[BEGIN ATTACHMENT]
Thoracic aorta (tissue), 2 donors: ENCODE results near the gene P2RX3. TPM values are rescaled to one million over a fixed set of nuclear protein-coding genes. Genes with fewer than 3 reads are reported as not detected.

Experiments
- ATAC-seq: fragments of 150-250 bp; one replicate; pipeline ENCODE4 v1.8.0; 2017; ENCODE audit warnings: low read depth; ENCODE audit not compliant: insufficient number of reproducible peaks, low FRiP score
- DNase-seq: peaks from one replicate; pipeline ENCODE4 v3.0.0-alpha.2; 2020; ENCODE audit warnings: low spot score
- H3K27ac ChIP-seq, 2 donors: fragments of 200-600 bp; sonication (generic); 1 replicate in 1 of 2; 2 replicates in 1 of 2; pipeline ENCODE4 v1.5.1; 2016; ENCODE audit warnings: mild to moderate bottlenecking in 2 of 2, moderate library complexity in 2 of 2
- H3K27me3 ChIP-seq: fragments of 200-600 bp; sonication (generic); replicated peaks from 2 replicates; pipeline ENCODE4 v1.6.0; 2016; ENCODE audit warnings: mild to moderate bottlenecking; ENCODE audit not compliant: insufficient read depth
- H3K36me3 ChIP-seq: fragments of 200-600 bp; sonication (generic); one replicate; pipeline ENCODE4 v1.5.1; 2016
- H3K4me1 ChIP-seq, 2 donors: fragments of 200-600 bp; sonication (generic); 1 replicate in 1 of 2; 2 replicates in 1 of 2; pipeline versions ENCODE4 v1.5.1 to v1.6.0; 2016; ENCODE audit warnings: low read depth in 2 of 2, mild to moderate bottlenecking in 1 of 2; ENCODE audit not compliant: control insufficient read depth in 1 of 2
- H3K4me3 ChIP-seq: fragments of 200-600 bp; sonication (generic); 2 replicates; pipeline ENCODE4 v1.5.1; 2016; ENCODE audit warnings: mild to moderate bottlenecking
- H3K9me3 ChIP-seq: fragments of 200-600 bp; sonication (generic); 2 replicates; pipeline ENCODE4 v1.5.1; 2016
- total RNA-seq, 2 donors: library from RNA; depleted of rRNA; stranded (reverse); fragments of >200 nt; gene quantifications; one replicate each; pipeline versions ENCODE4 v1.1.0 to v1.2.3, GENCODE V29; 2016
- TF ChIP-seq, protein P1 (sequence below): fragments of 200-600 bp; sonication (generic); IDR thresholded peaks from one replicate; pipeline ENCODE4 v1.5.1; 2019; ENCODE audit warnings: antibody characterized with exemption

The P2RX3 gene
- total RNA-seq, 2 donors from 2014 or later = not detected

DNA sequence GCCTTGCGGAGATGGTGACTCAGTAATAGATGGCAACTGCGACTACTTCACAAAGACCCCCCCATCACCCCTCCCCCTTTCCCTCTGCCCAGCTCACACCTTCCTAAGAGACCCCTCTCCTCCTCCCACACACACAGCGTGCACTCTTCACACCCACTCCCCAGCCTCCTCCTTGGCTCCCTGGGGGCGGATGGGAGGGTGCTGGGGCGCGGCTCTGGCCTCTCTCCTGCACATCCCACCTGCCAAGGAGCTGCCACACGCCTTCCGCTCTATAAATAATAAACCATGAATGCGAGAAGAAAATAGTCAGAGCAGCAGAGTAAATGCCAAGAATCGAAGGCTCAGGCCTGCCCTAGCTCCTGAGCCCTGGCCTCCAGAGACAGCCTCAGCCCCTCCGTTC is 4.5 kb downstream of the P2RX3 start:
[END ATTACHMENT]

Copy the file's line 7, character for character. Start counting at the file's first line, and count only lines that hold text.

- H3K36me3 ChIP-seq: fragments of 200-600 bp; sonication (generic); one replicate; pipeline ENCODE4 v1.5.1; 2016